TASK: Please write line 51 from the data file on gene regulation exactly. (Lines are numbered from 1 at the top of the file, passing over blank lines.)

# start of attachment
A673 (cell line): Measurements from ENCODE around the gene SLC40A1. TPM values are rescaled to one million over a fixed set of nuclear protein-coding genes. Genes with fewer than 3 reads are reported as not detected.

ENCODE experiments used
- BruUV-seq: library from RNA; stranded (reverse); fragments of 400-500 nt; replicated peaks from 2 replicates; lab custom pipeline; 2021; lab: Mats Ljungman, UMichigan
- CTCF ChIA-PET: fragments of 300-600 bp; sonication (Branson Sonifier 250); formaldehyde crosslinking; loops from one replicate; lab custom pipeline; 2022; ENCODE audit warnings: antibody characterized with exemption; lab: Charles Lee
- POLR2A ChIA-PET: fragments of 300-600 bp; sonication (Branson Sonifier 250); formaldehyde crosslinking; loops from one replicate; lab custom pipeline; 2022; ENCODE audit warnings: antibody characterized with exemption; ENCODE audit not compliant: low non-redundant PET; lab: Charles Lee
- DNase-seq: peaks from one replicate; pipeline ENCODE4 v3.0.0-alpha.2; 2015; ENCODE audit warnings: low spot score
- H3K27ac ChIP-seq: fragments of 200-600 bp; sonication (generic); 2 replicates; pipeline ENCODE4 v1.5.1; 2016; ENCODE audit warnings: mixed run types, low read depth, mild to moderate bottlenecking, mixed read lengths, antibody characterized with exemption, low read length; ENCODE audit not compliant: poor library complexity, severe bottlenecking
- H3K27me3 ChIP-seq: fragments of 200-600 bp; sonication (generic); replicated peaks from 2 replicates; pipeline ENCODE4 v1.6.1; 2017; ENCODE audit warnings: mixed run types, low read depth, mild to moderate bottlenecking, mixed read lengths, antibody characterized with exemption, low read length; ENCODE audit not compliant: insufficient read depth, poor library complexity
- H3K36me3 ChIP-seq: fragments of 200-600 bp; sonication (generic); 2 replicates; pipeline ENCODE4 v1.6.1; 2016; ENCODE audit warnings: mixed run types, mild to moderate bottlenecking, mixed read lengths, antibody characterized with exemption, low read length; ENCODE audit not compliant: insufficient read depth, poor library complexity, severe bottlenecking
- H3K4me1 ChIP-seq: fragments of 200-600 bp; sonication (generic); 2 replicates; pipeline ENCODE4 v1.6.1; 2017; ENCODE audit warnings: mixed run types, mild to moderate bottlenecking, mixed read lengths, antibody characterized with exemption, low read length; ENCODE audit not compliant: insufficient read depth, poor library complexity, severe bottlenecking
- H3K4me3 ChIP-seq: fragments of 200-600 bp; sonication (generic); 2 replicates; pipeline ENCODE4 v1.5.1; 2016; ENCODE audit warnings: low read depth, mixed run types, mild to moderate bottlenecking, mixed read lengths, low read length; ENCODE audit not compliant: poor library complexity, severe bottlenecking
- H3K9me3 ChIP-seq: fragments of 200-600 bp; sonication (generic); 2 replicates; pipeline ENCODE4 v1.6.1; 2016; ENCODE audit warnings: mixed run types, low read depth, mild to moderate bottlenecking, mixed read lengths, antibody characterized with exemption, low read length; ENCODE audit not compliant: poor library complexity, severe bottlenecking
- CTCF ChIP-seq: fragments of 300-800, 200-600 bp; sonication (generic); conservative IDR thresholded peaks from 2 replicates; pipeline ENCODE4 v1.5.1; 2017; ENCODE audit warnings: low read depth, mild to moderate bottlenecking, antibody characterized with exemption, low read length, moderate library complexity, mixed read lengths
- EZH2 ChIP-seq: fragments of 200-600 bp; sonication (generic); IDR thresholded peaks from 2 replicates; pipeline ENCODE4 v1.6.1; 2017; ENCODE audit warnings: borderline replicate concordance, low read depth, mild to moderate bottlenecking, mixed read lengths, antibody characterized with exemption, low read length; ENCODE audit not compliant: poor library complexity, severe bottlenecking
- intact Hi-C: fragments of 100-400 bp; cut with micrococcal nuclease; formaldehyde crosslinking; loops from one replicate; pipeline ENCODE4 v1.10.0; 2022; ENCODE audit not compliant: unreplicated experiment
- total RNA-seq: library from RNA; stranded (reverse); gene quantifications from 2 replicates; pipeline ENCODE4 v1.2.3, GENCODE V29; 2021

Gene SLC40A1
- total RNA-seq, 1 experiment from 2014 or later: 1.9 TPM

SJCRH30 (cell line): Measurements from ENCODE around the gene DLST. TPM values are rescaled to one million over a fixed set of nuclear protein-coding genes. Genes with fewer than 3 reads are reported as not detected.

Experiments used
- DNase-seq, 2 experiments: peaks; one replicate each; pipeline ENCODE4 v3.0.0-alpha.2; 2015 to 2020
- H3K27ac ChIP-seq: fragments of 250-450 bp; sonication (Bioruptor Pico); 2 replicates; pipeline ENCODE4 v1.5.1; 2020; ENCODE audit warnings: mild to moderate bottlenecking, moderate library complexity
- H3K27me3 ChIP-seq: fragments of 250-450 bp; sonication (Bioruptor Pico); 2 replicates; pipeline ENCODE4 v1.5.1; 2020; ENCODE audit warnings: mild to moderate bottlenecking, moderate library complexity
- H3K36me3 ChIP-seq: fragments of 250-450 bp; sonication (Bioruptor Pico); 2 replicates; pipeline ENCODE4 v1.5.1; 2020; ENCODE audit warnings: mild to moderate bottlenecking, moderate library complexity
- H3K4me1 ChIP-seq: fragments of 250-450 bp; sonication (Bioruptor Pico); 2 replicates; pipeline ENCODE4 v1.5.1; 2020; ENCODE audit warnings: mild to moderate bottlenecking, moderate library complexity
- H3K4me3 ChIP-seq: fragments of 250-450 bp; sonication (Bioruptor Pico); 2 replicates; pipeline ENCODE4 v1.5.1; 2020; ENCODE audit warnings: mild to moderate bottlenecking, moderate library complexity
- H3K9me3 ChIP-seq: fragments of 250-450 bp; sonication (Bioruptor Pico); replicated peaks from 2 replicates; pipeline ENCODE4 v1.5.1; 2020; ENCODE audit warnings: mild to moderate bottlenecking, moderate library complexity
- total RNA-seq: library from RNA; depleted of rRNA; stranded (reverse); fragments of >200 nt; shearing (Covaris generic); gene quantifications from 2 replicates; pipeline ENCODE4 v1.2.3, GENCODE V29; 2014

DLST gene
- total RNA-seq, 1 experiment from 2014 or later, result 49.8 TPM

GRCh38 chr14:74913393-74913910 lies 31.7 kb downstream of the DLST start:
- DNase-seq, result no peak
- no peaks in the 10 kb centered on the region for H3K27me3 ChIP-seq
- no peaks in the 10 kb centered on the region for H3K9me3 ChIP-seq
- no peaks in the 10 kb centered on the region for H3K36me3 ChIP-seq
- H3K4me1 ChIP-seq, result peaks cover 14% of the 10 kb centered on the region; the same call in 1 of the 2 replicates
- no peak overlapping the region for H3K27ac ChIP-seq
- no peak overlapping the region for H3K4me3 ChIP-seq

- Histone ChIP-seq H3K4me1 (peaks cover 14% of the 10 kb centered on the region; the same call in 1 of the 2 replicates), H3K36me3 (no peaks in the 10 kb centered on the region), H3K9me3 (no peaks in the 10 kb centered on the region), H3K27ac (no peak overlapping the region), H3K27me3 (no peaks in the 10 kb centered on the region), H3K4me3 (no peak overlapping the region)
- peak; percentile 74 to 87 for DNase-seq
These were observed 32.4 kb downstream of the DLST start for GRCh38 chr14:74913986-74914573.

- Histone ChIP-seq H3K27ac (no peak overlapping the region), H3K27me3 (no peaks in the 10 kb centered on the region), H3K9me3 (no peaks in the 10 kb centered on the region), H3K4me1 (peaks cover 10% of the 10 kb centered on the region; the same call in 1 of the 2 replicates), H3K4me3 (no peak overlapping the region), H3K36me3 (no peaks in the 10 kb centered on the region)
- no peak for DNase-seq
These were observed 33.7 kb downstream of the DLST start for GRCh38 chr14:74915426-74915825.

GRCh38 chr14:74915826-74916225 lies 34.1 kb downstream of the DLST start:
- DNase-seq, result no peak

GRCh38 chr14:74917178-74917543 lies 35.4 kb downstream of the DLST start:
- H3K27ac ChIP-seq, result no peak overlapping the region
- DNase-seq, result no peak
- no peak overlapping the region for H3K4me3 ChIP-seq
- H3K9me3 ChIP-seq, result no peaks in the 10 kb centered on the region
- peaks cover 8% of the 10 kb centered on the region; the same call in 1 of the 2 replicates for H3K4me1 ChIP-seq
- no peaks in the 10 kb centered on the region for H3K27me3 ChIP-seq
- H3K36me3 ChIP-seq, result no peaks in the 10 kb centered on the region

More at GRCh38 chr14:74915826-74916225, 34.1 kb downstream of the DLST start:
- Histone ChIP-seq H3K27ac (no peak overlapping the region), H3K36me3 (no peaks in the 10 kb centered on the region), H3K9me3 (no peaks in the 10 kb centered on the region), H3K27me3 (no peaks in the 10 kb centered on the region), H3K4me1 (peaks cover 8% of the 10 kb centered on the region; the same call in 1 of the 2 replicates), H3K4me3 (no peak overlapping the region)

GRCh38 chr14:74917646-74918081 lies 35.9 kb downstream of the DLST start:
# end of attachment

- H3K9me3 ChIP-seq, result no peaks in the 10 kb centered on the region